I've since changed my lifelines to "rope." Dyneema/spectra/polyester something...

Thanks for the link that will definitely come in handly.
__________________
chadc is offline   Reply With Quote
Old 16-10-2015, 06:10   #66
Registered User
 
thomm225's Avatar

Join Date: Aug 2011
Location: Hampton Roads
Boat: 1974 Bristol 27
Posts: 3,465
Re: What is considered a normal degree of heeling?

Quote:
Originally Posted by chadc View Post
Thanks for the link that will definitely come in handly.
No problem. That guy did an awesome job with that writeup!

Looks like this is his webpage. There may be more good info there

http://www.electricmarine.com/
__________________
thomm225 is offline   Reply With Quote
Old 16-10-2015, 06:10   #67
Bailing as fast as I can.
 
GILow's Avatar

Join Date: Sep 2008
Location: Adelaide, South Australia
Boat: Swanson 42
Posts: 3,585
Re: What is considered a normal degree of heeling?

Quote:
Originally Posted by chadc View Post
New sails are definitely in the plan as soon as I can afford them.

Take no notice of Ann. I have figured out she's getting a commission for every set of sails sold in the world,


Sent from my iPad using Cruisers Sailing Forum
__________________
Very funny Scotty, now beam down my clothes.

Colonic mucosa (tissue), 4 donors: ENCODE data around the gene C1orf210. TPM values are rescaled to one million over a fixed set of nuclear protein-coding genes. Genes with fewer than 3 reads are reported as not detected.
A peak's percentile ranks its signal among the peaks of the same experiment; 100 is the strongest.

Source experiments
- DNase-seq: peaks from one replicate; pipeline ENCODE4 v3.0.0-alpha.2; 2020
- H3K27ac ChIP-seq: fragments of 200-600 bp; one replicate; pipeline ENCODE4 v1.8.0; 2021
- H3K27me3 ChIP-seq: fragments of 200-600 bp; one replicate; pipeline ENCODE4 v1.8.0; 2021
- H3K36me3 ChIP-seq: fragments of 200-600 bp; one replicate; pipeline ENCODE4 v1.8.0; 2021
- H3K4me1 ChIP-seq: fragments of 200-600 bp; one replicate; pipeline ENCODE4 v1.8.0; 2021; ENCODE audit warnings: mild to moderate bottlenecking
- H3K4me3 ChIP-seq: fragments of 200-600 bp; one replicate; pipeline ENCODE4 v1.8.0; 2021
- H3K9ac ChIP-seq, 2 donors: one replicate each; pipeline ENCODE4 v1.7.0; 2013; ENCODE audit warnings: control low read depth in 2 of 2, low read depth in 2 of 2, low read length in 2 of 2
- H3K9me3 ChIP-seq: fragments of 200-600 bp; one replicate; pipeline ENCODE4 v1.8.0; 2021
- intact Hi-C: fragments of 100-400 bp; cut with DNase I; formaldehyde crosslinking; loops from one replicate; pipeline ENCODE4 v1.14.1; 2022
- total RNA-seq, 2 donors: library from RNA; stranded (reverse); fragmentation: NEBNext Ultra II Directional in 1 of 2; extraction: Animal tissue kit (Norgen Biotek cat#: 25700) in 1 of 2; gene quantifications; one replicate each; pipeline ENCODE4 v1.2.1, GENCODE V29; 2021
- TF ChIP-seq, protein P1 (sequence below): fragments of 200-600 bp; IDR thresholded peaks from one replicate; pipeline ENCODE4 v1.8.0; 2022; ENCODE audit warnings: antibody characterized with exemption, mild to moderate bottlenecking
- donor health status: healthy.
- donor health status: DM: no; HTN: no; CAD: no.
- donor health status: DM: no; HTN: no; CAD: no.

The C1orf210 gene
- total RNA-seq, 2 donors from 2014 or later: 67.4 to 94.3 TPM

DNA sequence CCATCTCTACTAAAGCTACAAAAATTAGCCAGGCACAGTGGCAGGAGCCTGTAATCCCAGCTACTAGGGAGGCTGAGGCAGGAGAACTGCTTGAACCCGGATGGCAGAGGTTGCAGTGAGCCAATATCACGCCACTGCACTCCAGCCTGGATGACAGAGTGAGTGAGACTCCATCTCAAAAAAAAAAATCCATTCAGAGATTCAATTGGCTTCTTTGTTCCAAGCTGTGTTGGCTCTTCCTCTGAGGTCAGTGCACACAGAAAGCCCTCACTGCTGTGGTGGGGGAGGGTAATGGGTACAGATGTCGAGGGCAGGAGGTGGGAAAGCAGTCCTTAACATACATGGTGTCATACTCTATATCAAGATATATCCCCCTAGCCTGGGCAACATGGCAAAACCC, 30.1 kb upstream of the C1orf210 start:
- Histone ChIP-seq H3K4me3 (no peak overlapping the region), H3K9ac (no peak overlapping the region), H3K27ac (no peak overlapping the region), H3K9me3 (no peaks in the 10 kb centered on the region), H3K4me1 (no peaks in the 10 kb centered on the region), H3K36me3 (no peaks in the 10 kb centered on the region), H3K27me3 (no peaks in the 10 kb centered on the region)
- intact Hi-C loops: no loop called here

http://www.swansonsailor.id.au
GILow is offline   Reply With Quote
Old 16-10-2015, 06:33   #68
Registered User
 
thomm225's Avatar

Join Date: Aug 2011
Location: Hampton Roads
Boat: 1974 Bristol 27
Posts: 3,465
Re: What is considered a normal degree of heeling?

Tiller Master!!!!

You gotta love that name. I need a tee shirt with that on it.......!
__________________
thomm225 is offline   Reply With Quote
Old 16-10-2015, 08:34   #69
Registered User

Join Date: Jan 2008
Location: SF Bay Area (Boat in La Paz)
Boat: Valiant V40
Posts: 432
Re: What is considered a normal degree of heeling?

Quote:
Originally Posted by patprice View Post
..."heel buys you waterline, which in turn buys you hull speed. As noted, not a big deal on most boats today (hull speed goes as cube root of waterline),"....

I think that should read square root...

Signed

Smartass
damned auto type ....
__________________
jamhass is offline   Reply With Quote
Old 29-12-2015, 07:43   #70
Registered User

Join Date: Mar 2015
Location: channel islands
Boat: lancer 36
Posts: 268
Re: What is considered a normal degree of heeling?

Quote:
Originally Posted by chadc View Post
I'm a newbie sailor having recently purchases a 79 Watkins 27 and hadn't tried out using full sails until this weekend, I had just been cruising a long using the genoa, so I was cruising along at 5 knots with around 8 degrees of heel with both the main and genoa up in about 8 knots of wind, according to the windy phone app, and then the wind picked up and as soon as it did the boat heeled over to 15 degrees and picked up speed to 6.5 knots so needless to say with me being inexperienced this kind of freaked me out so I pulled in the genoa and just kept the main up and cruised along at 3.5-4 knots. Afterwards I felt like I should have just kept going and that is exactly what should have happened when the wind picked up, so I'm wondering if there is a normal, sorta, degree of heel?